Summary:

Qwest it seems is stuck in a legal quicksand. In February 2004, the company decided to make corporate oversight changes, and settle "several so-called derivative suits charging that current and former officers and directors had breached their duties and engaged in self-dealing according to Rocky Mountain […]

Qwest it seems is stuck in a legal quicksand. In February 2004, the company decided to make corporate oversight changes, and settle "several so-called derivative suits charging that current and former officers and directors had breached their duties and engaged in self-dealing according to Rocky Mountain News.

A derivative suit is one in which a shareholder essentially sues on the company’s behalf.The proposed settlement also called for $25 million to be paid to Qwest from an insurance fund designed to defend the telco from lawsuits.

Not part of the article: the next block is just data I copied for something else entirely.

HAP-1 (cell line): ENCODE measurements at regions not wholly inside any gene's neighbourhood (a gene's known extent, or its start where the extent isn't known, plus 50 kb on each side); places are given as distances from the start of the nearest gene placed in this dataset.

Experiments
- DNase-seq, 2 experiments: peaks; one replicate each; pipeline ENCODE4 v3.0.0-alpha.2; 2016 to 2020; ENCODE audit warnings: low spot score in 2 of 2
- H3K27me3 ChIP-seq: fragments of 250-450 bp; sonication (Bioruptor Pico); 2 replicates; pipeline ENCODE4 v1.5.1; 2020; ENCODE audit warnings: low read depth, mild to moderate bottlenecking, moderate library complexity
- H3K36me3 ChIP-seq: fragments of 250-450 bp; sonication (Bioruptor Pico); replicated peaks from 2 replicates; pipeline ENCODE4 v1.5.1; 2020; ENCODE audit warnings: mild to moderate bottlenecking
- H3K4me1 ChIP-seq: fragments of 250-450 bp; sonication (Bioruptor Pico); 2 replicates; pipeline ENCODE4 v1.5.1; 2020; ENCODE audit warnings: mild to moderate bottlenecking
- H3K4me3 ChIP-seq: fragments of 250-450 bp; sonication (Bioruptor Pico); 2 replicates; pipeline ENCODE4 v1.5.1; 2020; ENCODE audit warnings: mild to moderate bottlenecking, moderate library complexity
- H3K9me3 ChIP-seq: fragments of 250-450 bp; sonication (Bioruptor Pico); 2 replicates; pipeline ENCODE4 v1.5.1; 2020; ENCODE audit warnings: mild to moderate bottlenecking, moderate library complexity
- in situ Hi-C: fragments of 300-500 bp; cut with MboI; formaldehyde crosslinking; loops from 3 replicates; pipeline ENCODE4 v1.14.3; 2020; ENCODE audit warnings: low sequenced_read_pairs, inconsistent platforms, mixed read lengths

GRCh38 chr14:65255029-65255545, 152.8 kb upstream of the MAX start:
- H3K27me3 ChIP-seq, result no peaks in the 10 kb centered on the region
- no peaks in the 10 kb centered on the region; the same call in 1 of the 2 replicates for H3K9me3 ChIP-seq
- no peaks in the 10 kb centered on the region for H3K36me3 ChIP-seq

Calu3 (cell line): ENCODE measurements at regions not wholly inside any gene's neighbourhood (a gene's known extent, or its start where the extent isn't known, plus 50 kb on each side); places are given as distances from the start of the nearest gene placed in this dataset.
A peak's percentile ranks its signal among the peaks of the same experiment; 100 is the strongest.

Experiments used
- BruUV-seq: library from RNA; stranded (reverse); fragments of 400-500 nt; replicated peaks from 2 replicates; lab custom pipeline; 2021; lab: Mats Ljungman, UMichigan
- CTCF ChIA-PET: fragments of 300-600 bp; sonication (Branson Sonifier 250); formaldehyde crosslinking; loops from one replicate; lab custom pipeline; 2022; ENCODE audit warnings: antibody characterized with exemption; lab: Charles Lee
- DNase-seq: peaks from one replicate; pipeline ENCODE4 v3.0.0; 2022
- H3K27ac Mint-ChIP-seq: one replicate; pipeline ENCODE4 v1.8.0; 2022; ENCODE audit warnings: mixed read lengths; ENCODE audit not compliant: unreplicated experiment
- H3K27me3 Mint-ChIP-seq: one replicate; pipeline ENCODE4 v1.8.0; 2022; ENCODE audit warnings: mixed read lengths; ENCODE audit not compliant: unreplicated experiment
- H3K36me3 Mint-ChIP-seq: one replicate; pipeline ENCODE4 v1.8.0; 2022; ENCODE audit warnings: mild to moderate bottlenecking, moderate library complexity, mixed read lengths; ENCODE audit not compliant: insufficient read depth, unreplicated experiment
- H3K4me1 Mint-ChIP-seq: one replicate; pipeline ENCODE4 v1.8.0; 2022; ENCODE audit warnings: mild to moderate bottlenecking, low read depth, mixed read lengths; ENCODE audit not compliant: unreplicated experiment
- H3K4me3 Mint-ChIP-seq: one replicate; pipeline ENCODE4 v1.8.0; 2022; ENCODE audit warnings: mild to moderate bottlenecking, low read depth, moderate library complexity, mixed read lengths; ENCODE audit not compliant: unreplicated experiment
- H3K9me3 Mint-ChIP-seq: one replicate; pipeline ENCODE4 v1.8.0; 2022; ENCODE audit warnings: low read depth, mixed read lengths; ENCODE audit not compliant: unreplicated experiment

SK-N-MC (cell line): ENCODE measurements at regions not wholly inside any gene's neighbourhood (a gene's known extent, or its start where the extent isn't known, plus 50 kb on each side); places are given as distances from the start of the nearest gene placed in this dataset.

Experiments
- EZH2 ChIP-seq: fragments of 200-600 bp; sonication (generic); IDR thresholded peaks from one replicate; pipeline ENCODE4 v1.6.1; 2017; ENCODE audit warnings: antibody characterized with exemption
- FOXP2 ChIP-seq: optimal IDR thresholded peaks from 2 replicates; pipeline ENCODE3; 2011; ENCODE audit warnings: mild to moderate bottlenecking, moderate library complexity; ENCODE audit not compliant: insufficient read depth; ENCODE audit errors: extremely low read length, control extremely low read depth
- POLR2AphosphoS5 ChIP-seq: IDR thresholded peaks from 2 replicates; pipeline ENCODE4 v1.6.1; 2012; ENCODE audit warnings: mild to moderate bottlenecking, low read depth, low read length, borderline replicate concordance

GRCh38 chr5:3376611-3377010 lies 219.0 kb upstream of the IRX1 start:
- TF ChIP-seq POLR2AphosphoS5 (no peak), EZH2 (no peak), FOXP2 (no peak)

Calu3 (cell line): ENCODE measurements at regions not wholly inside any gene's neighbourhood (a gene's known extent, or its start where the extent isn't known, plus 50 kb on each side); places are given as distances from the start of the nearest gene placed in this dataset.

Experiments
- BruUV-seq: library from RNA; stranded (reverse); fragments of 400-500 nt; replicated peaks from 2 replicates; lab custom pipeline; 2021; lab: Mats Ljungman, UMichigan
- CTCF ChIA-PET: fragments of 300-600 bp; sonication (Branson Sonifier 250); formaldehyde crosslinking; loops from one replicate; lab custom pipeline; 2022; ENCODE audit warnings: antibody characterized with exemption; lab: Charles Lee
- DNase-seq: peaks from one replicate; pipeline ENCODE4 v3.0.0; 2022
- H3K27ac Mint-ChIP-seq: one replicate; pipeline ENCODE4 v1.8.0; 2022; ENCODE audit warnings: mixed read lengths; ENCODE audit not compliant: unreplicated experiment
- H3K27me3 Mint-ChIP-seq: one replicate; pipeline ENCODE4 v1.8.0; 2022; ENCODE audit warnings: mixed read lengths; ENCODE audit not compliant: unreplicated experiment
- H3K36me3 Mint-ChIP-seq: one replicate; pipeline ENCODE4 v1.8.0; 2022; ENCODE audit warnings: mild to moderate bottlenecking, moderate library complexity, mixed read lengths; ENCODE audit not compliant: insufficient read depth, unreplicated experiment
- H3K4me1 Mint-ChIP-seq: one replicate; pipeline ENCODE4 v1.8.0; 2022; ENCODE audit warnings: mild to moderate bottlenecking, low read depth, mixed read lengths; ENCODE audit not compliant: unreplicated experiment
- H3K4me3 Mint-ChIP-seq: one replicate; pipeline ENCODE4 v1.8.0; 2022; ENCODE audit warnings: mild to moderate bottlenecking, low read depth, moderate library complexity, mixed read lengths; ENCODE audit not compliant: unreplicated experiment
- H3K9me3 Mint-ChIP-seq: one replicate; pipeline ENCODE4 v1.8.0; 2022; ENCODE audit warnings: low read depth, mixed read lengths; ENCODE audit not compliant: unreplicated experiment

Folks like Phil Anschutz and Joe Nacchio were implicated in this lawsuit. Having made more than $2 billion from stock sales, it was clear that the big guns were not really paying the price, but instead it was the current shareholders who were left holding the bad. (What’s new?) This has pissed off some US West retirees who have filed a lawsuit against Qwest saying the settlement amounts to a “scam” at the expense of thousands of shareholders.

Although the securities fraud allegedly perpetrated by certain named defendants is one of the largest in history, the settlement obtained does not require any of the defendants to pay even a single dollar, the filing states.

Complete Story from Rocky Mountain News.

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